A short film shot around Missoula takes an artful look at dementia, forgiveness and independence.
“The Duchess of Suchness,” was written and directed by Andrew Rizzo, a digital filmmaking graduate student at the University of Montana.
The script was partly inspired by the longtime Missoula actor’s desire to get away from the typical young white male protagonist. He wanted to “engage with characters who are outside of the bell curve we normally are used to seeing,” he said.
For his lead actress, he turned to his friend Pepper Wilson, a fixture on the Hip Strip, where she’s lived above Bernice’s Bakery for years. She has also volunteered extensively for years, including ushering at the Missoula Symphony, the Missoula Community Theatre and on the UM campus.
The two became close after meeting about eight years ago.
“We were friends, confidantes. We shared a lot about our lives together, there was a trust that was built,” Rizzo said.
It was sealed when she came along to the Burning Man festival in the Nevada desert in 2012. (Of her time there, she said “you can’t improve on perfection.”) Her willingness to jump into the converted school bus dubbed the “Ghetto Gypsy” convinced Rizzo she had the “vibrancy” to pull something off on camera, despite her lack of acting experience.
The film, which uses dialogue sparingly, is about a woman named Rita (Wilson), who lives by herself and goes about an isolated daily routine. Her few social interactions are with Clyde (Jeff Medley), a mustachioed Meals on Wheels deliveryman who’s concerned that it may be time for Rita to move into assisted living.
While she’s fiercely holding onto her independence, the signs of dementia are flashing about – she leaves her keys in the door, and spends her nights calling for a “Brian” from her past who never calls back.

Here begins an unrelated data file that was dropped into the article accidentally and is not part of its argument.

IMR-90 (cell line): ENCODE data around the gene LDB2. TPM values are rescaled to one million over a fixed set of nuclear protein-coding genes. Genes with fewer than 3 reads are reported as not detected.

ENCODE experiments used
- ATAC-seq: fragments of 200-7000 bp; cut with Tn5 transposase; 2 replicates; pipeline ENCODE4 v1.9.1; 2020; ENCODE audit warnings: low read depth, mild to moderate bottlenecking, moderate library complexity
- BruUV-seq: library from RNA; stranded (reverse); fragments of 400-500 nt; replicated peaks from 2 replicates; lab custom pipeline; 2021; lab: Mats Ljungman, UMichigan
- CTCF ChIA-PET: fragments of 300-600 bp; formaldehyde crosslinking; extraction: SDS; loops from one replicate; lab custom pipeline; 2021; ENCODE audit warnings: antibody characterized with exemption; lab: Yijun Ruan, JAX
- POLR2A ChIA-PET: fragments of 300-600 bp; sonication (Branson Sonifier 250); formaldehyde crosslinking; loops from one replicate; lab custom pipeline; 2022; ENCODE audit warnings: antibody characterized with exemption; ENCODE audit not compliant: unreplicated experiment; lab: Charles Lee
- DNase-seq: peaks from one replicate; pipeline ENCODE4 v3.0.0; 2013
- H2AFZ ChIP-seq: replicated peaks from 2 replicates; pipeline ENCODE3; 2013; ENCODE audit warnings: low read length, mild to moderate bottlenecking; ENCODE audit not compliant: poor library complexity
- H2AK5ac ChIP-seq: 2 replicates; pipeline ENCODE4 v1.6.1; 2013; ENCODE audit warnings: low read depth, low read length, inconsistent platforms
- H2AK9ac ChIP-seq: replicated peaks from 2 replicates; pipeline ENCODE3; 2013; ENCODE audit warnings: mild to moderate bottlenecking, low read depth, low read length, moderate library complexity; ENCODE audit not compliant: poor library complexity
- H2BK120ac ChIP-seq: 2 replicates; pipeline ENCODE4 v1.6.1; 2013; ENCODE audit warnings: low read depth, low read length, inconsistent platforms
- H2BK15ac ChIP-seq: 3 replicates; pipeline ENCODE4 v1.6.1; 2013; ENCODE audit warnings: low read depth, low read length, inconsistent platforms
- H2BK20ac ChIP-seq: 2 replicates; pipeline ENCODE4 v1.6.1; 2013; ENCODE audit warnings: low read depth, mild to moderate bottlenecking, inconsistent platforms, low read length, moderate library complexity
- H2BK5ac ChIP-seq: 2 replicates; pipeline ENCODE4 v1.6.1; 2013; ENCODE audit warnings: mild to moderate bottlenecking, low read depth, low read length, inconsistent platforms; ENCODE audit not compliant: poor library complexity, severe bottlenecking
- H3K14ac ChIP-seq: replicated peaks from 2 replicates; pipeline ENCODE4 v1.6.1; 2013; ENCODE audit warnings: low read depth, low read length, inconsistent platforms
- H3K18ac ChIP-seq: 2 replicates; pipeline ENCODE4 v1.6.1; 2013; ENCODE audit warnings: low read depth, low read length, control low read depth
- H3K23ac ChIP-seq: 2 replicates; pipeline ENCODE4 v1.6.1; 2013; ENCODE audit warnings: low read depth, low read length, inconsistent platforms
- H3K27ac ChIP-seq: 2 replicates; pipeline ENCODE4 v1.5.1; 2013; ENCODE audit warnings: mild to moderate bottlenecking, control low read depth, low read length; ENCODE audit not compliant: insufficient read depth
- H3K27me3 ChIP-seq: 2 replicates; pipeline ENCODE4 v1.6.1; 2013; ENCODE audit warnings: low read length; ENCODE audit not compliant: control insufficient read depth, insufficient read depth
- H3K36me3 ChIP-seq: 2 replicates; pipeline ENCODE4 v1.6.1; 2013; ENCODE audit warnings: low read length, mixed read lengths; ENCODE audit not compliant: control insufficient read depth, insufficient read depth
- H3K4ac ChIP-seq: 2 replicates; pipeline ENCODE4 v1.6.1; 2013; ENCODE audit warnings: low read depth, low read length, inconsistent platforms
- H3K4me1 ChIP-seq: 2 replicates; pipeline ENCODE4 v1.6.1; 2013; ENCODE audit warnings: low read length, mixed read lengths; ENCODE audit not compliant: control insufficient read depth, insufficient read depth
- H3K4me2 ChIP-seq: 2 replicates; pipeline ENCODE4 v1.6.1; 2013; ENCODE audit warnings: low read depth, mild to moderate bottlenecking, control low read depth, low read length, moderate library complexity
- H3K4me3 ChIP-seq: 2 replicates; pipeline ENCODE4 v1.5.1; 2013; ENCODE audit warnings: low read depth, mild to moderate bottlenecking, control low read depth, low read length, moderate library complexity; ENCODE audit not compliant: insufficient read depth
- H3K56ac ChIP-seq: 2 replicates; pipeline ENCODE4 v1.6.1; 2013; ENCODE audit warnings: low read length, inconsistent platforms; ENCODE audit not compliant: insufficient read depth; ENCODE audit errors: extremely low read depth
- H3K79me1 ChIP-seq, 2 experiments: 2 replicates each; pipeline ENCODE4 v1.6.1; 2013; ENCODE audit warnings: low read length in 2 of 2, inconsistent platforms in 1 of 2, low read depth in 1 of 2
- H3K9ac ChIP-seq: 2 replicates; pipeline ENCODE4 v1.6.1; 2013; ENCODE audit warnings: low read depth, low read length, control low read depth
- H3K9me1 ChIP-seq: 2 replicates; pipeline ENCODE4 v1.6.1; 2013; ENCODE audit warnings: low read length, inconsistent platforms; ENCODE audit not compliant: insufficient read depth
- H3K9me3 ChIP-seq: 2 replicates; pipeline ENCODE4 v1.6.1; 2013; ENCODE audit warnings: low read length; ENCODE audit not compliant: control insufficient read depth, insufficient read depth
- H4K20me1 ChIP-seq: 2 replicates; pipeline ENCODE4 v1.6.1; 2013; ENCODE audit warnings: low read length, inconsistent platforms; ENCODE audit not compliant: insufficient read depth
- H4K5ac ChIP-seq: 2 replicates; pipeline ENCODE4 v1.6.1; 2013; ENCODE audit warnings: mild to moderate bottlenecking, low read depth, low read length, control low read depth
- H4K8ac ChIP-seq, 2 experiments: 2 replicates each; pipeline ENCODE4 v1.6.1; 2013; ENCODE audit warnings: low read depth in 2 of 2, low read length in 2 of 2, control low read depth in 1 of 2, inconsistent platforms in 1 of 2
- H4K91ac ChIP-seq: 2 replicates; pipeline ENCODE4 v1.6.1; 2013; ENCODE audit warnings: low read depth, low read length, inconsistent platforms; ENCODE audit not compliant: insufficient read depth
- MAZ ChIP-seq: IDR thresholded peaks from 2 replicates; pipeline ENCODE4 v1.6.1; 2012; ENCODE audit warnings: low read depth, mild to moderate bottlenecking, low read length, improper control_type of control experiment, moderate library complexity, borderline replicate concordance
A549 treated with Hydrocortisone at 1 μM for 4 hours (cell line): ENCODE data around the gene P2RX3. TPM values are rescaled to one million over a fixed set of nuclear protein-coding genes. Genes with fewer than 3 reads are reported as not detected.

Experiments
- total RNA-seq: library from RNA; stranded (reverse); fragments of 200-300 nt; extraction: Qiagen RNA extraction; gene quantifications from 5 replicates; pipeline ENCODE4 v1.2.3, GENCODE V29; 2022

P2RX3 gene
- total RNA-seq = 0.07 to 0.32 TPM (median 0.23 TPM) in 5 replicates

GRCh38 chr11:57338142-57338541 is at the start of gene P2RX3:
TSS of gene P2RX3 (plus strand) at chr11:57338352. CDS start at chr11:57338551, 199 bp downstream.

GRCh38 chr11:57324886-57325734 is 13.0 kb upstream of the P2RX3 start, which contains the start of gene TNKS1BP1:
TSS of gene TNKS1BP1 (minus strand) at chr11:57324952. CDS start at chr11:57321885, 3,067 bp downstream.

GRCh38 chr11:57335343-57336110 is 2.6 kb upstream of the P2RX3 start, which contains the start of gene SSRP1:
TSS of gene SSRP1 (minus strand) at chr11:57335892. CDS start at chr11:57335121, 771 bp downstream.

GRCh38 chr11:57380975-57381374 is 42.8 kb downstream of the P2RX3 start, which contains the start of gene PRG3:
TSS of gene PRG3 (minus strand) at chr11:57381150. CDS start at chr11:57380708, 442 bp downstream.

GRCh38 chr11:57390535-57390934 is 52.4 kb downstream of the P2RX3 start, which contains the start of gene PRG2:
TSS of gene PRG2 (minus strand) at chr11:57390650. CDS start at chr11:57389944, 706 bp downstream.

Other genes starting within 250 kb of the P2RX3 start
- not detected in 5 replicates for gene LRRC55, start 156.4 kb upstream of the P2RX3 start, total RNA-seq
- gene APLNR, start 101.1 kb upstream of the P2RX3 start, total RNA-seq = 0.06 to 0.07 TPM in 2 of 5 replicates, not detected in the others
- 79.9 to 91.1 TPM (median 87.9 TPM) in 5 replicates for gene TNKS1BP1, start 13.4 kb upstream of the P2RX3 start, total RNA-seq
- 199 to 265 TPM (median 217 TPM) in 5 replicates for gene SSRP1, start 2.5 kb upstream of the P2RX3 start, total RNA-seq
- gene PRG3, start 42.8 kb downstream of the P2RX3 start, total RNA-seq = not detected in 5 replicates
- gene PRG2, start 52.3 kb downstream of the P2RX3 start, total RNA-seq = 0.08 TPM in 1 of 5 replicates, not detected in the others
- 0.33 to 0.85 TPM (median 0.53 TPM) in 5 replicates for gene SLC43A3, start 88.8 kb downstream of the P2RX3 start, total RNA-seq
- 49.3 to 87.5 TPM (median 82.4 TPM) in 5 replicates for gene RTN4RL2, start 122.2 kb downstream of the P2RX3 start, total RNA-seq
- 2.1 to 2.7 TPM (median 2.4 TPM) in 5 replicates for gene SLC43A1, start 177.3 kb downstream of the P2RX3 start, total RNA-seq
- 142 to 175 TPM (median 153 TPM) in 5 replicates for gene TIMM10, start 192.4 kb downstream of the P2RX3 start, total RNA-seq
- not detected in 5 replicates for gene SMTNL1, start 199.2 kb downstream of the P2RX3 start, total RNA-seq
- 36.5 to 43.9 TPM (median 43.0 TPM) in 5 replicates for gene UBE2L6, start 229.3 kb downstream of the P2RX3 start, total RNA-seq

Rita’s someone “who’s had the good and the bad happen to her,” Rizzo said.
In Wilson’s view, the film is about one particular woman’s choice in life. “It’s food for thought for women – even men – of a certain age.”
It’s Rizzo’s story, she said, and “if I’m familiar with it, that was a plus.”
While only 20 minutes long, “Duchess” is imbued with sadness and a good amount of tension as Rita is forced to make hard choices.
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To finance the film, Rizzo created a Facebook page and “microfunded” it instead of using Kickstarter. It involved a lot of favors as well. For instance, a friend volunteered his kitchen and living room to sub in as Rita’s apartment, and they brought in furniture to create the right look. (Keep your eyes on her clock).
Products like the Meals on Wheels logo on the cartons of Rita’s food and Clyde’s jacket were specially made by a Los Angeles film product design company.
Rizzo said they wanted the film to appear that it could take place any time in the recent past, to reflect “the timeless nature of the world the woman has been in.”
The shots are carefully framed, partially inspired by a photograph Rizzo found of his grandmother. It was a “well-balanced,” old-fashioned photograph heavy on symmetry.
It reminded Rizzo of how organized his grandmother was with her routines.
Shots of Rita’s routine, such as her nightly ritual playing an organ while looking at a photo of Brian, are repeated.
That repetition plays into the cinematography by Eric Ristau. Rizzo collaborated with Ristau and his brother, Damon Ristau, on “The Best Bar in America,” a feature film screened in Missoula last year.
Wilson said a short winter shoot working with a small crew of young filmmakers was “quite a thrill.” While she worked backstage on theater back in New Jersey for years, she’d never stepped in front of a camera.
She got quite comfortable with it, though.
After they shot 10 takes of a particular scene, she said she didn’t want to do another.
Rizzo replied, “Only two days, and already you’re a diva,” she said.
“The Duchess of Suchness,” will screen at 9 p.m. Friday, July 25, Roxy Theatre, 718 S. Higgins Ave. Donations will be accepted to help the filmmakers submit the movie to festivals.
“The Duchess of Suchness” starring Pepper Wilson and Jeff Medley. Written and directed by Andrew Rizzo. 25 min. Director of photography was Eric Ristau.